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21 May 09:27

NSA Planned to Hijack Google App Store to Hack Smartphones

by Ryan Gallagher

The National Security Agency and its closest allies planned to hijack data links to Google and Samsung app stores to infect smartphones with spyware, a top-secret document reveals.

The surveillance project was launched by a joint electronic eavesdropping unit called the Network Tradecraft Advancement Team, which includes spies from each of the countries in the “Five Eyes” alliance — the United States, Canada, the United Kingdom, New Zealand and Australia.

The top-secret document, obtained from NSA whistleblower Edward Snowden, was published Wednesday by CBC News in collaboration with The Intercept. The document outlines a series of tactics that the NSA and its counterparts in the Five Eyes were working on during workshops held in Australia and Canada between November 2011 and February 2012.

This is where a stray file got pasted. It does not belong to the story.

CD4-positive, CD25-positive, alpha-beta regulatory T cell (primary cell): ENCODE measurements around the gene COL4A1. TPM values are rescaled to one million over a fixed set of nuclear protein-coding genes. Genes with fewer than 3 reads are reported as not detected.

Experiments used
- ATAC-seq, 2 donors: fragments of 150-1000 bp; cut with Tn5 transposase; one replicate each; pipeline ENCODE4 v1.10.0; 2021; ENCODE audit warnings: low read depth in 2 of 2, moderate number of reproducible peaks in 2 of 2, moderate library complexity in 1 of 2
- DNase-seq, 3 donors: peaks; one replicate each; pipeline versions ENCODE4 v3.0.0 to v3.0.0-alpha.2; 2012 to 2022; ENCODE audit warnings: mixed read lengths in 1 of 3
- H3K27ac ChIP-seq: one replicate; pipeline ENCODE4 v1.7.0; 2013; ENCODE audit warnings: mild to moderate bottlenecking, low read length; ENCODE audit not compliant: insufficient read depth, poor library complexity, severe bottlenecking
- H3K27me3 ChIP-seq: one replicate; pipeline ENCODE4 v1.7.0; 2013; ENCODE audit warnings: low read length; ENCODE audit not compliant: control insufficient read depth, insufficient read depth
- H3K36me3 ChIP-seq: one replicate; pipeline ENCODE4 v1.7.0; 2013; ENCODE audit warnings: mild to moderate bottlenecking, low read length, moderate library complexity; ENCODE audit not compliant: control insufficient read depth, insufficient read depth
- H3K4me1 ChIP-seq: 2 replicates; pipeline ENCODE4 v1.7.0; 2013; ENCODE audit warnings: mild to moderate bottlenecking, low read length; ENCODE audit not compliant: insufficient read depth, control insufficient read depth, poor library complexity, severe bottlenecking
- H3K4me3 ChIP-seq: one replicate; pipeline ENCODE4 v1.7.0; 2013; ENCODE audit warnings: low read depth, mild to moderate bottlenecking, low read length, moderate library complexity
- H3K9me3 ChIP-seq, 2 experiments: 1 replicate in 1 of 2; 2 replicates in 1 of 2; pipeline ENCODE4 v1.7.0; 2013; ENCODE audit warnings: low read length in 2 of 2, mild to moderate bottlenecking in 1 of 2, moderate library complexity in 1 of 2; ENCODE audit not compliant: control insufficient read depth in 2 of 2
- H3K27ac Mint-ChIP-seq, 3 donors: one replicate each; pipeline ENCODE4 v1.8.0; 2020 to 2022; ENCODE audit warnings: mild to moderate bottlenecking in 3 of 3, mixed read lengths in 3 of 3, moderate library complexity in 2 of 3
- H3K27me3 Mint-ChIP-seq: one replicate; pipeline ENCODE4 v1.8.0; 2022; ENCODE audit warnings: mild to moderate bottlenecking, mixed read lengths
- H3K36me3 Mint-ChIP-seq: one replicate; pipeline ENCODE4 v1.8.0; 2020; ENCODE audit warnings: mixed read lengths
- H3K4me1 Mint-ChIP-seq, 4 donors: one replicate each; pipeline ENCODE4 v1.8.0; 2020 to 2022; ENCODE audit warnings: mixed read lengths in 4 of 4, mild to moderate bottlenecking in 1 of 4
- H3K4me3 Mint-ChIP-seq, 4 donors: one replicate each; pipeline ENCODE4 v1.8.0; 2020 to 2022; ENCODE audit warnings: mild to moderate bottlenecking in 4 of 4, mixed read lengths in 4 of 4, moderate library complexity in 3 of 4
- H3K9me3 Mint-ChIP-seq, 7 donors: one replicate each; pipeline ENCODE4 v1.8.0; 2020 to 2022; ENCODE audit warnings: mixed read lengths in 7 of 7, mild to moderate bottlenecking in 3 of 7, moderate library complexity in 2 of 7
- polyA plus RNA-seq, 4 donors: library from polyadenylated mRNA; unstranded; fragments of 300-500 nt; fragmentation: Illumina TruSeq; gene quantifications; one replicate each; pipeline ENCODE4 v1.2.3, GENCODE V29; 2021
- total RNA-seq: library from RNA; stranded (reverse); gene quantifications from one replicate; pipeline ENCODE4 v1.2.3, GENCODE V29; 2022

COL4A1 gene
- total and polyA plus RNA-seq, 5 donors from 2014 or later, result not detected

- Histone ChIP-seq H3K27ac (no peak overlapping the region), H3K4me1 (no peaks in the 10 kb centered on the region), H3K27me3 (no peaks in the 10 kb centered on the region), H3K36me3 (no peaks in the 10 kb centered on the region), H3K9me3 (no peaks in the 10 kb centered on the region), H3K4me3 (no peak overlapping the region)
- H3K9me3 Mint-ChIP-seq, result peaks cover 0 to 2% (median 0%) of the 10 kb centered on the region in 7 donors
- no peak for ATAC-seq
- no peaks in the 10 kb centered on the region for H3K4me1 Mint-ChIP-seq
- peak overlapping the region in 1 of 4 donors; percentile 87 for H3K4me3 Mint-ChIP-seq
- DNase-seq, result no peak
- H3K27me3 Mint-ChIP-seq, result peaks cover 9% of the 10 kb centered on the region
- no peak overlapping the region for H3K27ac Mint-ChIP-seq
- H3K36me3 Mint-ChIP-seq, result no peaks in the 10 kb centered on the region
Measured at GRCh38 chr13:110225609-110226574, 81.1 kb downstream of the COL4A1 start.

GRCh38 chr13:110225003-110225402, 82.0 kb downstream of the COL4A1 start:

The main purpose of the workshops was to find new ways to exploit smartphone technology for surveillance. The agencies used the Internet spying system XKEYSCORE to identify smartphone traffic flowing across Internet cables and then to track down smartphone connections to app marketplace servers operated by Samsung and Google. (Google declined to comment for this story. Samsung said it would not be commenting “at this time.”)

As part of a pilot project codenamed IRRITANT HORN, the agencies were developing a method to hack and hijack phone users’ connections to app stores so that they would be able to send malicious “implants” to targeted devices. The implants could then be used to collect data from the phones without their users noticing.